YOU ARE HERE: LAT HomeCollections

Ex- Smoker Ignored Warnings

October 13, 2002

Re "Philip Morris Ordered to Pay $28 Billion to Smoker," Oct. 5:

I am a former smoker. The decision to quit smoking demanded more willpower from me than anything I have abstained from. I am reading about Betty Bullock of Newport Beach, who was just awarded $28 billion in damages from Philip Morris, and her decades-long smoking habit that is now imposing a limit on her life. I sympathize with her struggle.

However, I cannot help wondering how a relatively intelligent woman can be blind to all the danger signs that this habit clearly gives a smoker. I never needed a cigarette company to let me know how vulgar and dangerous this habit is: The permeating smell, the effects on your skin, the constant coughing, the lingering colds, the feeling that you are a slave to your cigarettes -- as a junkie is to heroin.

There have been warnings on cigarette packages for decades. Anyone who claims to be lured by the advertising of the tobacco companies is transferring the accountability for their health to the manufacturers. This only escalates our country's highly litigious environment. People should have character enough to know that they, and only they, control what they do to their bodies.

If we extrapolated this transfer-of-accountability logic, why couldn't an alcoholic who is charged with the vehicular manslaughter of a family while driving intoxicated plead for his defense by pointing the finger of blame at the spirits-maker who lured him into his drinking habit in the first place?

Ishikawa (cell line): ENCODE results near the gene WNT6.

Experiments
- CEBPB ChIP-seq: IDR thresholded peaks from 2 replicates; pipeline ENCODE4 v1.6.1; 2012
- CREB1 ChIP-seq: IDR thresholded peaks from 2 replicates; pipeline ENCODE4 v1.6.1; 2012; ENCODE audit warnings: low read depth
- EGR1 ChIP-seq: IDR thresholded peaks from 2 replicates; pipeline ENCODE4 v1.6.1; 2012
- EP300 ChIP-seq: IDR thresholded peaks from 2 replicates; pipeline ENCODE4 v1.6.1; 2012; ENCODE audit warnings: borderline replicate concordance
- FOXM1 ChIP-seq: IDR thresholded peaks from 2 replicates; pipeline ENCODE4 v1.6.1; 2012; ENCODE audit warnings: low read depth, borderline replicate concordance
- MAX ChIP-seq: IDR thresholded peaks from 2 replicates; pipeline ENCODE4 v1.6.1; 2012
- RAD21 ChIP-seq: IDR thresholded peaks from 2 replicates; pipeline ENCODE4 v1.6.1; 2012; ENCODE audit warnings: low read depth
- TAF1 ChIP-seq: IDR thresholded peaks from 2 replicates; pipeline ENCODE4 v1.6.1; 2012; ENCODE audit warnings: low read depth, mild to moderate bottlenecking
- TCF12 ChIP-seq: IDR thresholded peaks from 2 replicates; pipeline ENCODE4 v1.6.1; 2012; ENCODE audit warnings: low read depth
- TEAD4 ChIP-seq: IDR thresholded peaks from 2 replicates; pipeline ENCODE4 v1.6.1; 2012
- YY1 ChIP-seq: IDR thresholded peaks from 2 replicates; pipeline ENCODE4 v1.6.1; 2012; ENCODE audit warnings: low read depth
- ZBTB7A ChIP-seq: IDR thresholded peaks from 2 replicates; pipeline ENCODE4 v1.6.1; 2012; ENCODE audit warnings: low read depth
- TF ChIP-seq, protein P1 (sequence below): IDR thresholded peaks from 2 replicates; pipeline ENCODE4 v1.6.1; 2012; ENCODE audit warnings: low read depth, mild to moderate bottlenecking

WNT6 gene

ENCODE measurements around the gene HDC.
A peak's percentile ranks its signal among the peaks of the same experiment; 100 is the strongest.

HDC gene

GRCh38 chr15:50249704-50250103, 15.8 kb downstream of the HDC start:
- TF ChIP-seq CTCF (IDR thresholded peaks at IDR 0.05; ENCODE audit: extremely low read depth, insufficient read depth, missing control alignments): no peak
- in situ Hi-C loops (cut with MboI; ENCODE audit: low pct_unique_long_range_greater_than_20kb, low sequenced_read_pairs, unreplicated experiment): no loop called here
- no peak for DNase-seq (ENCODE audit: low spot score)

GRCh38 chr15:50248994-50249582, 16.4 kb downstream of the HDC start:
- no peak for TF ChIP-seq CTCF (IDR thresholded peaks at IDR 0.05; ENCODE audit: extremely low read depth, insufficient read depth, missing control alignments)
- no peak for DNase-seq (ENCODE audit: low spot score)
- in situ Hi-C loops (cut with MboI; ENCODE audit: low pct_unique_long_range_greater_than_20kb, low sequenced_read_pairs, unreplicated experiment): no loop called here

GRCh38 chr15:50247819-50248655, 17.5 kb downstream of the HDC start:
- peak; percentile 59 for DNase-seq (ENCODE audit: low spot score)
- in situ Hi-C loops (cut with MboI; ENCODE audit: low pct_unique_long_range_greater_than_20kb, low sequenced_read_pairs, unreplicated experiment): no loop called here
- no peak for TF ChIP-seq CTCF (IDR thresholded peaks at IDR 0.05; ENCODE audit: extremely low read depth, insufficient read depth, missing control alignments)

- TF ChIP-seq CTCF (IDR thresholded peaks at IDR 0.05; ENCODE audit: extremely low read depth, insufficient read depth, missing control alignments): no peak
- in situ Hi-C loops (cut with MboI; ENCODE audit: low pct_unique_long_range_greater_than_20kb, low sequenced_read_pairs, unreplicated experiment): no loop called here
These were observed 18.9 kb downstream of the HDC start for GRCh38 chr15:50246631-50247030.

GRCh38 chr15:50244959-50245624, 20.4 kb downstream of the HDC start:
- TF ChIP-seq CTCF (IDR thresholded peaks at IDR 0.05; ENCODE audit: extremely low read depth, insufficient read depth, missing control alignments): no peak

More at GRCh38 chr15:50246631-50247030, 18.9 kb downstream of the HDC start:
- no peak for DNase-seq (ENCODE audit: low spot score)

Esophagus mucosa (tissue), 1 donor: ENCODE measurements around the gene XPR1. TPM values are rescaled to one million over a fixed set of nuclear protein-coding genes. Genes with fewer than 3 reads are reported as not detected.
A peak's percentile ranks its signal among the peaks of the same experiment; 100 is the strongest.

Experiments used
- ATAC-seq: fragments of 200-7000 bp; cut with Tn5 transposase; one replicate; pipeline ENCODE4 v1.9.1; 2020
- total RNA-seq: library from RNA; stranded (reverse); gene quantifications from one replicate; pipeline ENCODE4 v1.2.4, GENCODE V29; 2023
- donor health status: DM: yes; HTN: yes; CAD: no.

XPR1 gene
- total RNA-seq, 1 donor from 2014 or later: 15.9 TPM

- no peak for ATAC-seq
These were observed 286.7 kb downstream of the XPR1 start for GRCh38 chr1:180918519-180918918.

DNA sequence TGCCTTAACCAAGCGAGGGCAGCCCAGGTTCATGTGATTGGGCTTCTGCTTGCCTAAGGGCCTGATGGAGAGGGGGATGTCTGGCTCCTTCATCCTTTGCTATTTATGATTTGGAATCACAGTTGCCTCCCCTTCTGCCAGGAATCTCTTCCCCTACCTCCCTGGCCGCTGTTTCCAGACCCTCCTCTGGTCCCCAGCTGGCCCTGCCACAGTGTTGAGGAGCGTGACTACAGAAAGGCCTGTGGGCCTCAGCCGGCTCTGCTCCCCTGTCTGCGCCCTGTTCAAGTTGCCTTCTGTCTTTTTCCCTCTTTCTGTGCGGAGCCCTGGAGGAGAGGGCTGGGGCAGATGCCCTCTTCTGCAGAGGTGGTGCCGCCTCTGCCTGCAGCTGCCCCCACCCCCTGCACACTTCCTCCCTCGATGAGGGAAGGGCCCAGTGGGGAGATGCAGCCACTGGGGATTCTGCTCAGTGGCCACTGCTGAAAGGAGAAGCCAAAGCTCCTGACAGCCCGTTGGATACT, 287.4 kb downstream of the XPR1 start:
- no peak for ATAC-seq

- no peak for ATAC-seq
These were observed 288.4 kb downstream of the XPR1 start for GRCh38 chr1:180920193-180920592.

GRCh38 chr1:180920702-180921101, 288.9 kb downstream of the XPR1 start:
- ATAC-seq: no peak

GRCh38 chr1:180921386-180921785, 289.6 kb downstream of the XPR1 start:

J. Bingham



So Bullock, 64, won a $28-billion judgment against Philip Morris because cancer she got from smoking will probably take 20 years off her life? If the figures are correct, that works out to $1.2 billion a year for each lost year.

It's been known for years that smoking (as well as using illegal drugs) is harmful to your health. When I was a high school student in the 1950s, cigarettes were called coffin nails. Each one supposedly drove another nail in your coffin. She ignored the warnings and smoked anyway.

I don't want to sound cruel, but is her life really worth $1.2 billion a year?

For 34 years, a motorcycle, rain or shine, was my transportation. Then I developed, arthritis (probably from racing accidents), asthma and severe allergies and had to stop riding. Shouldn't I get billions from Triumph, BMW and Suzuki for my reduced lifestyle?

Burl Estes

Mission Viejo

Los Angeles Times Articles